This week’s Wednesday Workout comes from Tschana Schiller, Senior Strength and Conditioning Coach with the United States Ski and Snowboard Association in Park City, Utah. Schiller develops strength programs for many of the U.S. Ski Team athletes and was an essential part of the USST camp that took place at the end of May. We asked Schiller for advice regarding nordic athletes and her response was simple, yet essential: athletic movement.
Lately I have begun to utilize a different focus for some of my cross country athletes as well as other disciplines of athletes that I train. With the trend for kids to specialize in one sport starting so early, I have noticed as many athletes age they actually begin to lose or get worse with their athleticism or movement capacity. If you look at cross country skiing, the movements utilized occur primarily in the sagittal plane. When I assess my athletes during testing and training, they typically move pretty well straight forward. However, as I incorporate more multi-directional movement the efficiency of their positions seems to decrease.
You may ask, “If cross country skiing movements are pretty straight forward, why is it important to train in any other direction?” My immediate answer is that you still need great movement capacity in order to be a better, well-rounded cross country skier. There are certainly instances during the course of races where an athlete may need to avoid another skier falling, be agile enough to move around a skier that just snapped their ski pole in front of you, or just move laterally around others in order to set yourself up to attack a hill. If you don’t have the ability to maneuver your center of mass, quickly and efficiently, then you may be missing an important component in your training. The more cumbersome your movements, the more time and energy you will use trying to make the move. The best athletes, no matter what sport or discipline, have the ability to make their movements look easy and effortless.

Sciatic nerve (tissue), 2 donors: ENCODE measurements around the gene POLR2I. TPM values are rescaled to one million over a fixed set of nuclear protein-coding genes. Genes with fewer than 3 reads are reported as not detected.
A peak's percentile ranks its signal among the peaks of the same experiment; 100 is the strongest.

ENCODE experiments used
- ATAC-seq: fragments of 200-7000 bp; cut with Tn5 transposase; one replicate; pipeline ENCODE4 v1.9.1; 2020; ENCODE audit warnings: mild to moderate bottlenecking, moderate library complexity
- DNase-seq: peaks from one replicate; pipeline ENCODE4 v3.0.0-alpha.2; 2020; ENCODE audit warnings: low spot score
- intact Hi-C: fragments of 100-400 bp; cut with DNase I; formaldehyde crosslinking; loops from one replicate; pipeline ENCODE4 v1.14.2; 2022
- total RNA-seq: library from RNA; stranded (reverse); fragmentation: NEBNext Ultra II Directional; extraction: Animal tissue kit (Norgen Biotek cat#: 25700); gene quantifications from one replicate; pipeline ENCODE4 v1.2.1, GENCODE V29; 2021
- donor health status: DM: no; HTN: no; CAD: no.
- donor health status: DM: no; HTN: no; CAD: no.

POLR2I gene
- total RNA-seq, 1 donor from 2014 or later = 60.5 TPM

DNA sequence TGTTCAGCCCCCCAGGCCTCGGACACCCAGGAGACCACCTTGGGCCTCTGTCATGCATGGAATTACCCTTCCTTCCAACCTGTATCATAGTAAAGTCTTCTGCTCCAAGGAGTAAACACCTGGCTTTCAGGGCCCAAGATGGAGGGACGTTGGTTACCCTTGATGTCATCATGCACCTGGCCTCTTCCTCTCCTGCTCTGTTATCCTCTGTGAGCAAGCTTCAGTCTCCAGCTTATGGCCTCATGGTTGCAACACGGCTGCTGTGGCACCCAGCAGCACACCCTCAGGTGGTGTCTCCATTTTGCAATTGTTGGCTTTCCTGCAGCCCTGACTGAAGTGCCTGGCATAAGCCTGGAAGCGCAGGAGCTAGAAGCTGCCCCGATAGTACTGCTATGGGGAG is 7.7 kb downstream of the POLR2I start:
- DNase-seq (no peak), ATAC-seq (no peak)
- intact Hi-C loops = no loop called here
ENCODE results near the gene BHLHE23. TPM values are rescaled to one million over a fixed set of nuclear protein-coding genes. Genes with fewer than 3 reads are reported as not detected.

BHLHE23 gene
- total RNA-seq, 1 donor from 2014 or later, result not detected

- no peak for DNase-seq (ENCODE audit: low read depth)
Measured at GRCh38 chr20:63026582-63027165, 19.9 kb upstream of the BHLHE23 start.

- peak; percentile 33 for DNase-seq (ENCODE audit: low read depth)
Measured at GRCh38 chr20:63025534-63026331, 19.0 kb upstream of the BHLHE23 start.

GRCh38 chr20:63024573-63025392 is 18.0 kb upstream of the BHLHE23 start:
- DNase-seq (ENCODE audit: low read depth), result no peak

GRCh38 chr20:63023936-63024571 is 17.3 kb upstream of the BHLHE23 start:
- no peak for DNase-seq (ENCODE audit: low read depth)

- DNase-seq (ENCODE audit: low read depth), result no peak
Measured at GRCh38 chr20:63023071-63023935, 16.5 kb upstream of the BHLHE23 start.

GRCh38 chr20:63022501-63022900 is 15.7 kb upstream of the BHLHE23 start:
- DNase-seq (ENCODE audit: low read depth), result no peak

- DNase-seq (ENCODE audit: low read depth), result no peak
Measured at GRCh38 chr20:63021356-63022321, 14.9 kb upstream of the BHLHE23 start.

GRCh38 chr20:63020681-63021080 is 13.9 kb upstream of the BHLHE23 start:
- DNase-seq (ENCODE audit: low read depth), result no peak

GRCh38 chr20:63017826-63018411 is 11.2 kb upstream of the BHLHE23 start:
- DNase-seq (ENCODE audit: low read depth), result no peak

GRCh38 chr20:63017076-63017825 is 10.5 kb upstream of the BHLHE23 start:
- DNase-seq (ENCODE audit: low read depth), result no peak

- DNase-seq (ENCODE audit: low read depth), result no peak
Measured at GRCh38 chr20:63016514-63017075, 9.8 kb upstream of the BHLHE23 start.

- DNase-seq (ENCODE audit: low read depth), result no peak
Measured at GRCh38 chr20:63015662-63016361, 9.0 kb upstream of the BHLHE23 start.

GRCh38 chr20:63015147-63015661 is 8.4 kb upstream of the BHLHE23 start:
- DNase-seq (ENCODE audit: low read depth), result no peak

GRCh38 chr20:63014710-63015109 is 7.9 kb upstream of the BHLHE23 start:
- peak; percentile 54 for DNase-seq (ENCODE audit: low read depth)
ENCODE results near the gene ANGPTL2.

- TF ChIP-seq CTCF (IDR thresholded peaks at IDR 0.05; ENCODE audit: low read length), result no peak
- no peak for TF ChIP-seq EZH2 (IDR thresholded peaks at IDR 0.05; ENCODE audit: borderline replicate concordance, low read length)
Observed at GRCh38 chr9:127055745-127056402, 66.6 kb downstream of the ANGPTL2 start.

I am a big proponent for strength training. The majority of my programs are based around whole body movements crossing multiple joints. My strength programs are set up with a few main goals: address weaknesses/imbalances, improve force and power production, and help prevent injuries, amongst other things. That being said, the weight room can be a pretty sterile environment. There is nothing too terribly athletic about squatting. It’s a brilliant exercise and nearly all of my programs incorporate some sort of squatting variation (split, single leg, double leg, etc.) as it requires good mobility and develops great force production. As far as movement capacity goes, however, there is not much in the gym that can mimic what takes place on your skis.
Developing strength and power capabilities in the gym can most certainly help the characteristics of skiing and should be used in dry-land programs, but it is highly beneficial to also incorporate a movement oriented session or ‘athleticism type’ exercises into your strength program.
The exercises are simple – anything like jumping, sprinting, speed ladders, agility drills, shuffling forward, backward, laterally, etc. all help to train athleticism. Focus on movement quality, not quantity. How you move and keep a rhythm at first is most important. If your arms are flailing around as you run and cut, you are using extra energy where you don’t need it.